Isaiah 27:6-28:13, 29:22-23
Over the last few years, I’ve been teaching a class where we study the Torah line by line, frequently pausing to look at the text in Hebrew, spending an hour just looking at one verse or even just a few words, studying parallel themes and similar use of the Hebrew language elsewhere in the Torah. As we begin the second book of the Torah, we read a story that will shape the narrative of the Jewish people for all of history, namely the Exodus from Egypt. Because we were in Egypt, our story as a Jewish people comes together: Passover, revelation at Sinai (receiving the Decalogue), and a call to action to care for the strangers and vulnerable in our midst because we were strangers in Egypt. As powerful as the story is in English, reading it in Hebrew reveals a hidden layer of meaning.
It would seem that everything is set in motion with the actions of two midwives, known as Hameyaldot Ha’Ivriyot. The Torah tells us, “The king of Egypt spoke to the Hebrew midwives, one of whom was named Shiphrah and the other Puah, saying, ‘When you deliver the Hebrew women … if it is a boy, kill him; if it is a girl, let her live.’ The midwives, fearing God, did not do as the king of Egypt had told them. … And God dealt well with the midwives … and because the midwives feared God, God established households for them” (Exodus 1:15-17, 20).
So, who were these women? The classic commentaries interpret these two women, Shiphrah and Puah, as being Yocheved and Miriam, Moses’ mother and sister. Because of their righteousness and willingness to defy a direct order from Pharaoh, their family was rewarded and appointed to lead the Israelites out of Egypt. (See Babylonian Talmud Sotah 11b, Rashi on Exodus 1:15.) This simple yet courageous act becomes the catalyst for the Exodus.
But the Hebrew may in fact tell a different, untold story. The phrases Hameyaldot Ha’Ivriyot, most commonly translated as “Hebrew midwives,” could also be translated as “Midwives of the Hebrews.” What’s the difference? While the former suggests that the midwives were actually Hebrew women who were a part of the Israelites, the latter suggests the possibility that they were not Hebrew. The argument could be made that they were Egyptian women working to help the Israelites.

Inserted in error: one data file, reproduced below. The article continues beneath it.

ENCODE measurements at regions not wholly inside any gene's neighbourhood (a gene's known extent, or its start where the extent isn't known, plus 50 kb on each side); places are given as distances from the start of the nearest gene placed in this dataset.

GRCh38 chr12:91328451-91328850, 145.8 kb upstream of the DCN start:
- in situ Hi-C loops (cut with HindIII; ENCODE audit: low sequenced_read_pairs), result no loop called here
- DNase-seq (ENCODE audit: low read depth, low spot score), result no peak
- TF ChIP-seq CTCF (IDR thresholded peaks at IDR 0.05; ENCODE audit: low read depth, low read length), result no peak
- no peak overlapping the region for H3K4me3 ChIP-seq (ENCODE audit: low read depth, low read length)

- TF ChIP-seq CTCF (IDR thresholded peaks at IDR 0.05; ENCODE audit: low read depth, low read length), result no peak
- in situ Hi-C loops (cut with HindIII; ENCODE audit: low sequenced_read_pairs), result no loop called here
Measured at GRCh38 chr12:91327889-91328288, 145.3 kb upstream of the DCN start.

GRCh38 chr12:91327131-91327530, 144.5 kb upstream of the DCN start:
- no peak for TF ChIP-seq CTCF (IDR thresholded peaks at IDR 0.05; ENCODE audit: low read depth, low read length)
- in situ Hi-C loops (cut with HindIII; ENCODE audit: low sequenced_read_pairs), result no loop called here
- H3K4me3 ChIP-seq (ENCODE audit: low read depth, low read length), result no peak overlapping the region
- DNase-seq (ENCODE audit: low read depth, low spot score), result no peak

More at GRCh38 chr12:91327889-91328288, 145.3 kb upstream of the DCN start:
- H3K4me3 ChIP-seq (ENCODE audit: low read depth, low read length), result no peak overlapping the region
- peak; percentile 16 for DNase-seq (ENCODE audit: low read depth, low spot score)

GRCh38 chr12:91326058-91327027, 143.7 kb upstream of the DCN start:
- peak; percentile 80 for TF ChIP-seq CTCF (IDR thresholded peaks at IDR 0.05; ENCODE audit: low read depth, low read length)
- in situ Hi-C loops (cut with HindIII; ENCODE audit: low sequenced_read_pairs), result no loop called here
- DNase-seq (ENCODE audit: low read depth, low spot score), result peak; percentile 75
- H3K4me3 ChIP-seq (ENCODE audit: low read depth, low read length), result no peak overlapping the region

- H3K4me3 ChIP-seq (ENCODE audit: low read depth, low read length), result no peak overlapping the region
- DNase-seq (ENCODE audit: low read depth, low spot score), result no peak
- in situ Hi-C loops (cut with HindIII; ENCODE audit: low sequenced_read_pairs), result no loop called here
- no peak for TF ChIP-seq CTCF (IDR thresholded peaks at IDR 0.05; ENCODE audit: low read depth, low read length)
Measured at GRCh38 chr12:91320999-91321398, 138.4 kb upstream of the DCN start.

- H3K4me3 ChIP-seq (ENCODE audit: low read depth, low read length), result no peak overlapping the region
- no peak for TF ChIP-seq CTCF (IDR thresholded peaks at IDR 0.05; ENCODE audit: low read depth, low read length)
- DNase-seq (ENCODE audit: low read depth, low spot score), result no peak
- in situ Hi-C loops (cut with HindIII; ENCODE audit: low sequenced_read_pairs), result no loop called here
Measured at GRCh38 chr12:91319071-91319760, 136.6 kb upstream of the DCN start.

What’s at stake here is the possibility that women from outside the Israelite community were willing to defy their Pharaoh’s orders in the face of injustice. As God-fearing women, presumably of the monotheistic God of the Israelites, they performed this act of righteousness and courage. Hameyaldot Ha’Ivriyot interpreted both ways suggests that the essence of religion is not belief in the existence of God or any other theological precept on its own, but belief that certain things are wrong because God has built standards of moral behavior into the universe.
While the classic reading of this text points toward the righteousness of the midwives coming from within our own community, the notion that they came from outside is powerful. Either way, it is through the example of these courageous women that we can learn about the moral imperative to care for all who are in need, regardless of gender, race or sexual orientation.
If we consider that these righteous women came from outside our faith tradition and stood up for our people, how much more so does it make the case for us as a Jewish people to be called to action to help others? Examples abound: aiding Syrian refugees, putting an end to gun violence, feeding the hungry, clothing the naked, or building dialogue with our Christian and Muslim brothers and sisters.
At the end of the day, true Exodus and freedom can happen only when we realize that righteousness transcends differences. The midwives teach me that having the courage to act righteously and kindly toward one another is the essence of what it means to believe in and follow God. May the righteousness that we bestow on one another, on all people created in God’s image, enable us to begin a journey toward freedom.
Rabbi Corey Helfand is the spiritual leader of Peninsula Sinai Congregation in Foster City. He can be reached at firstname.lastname@example.org.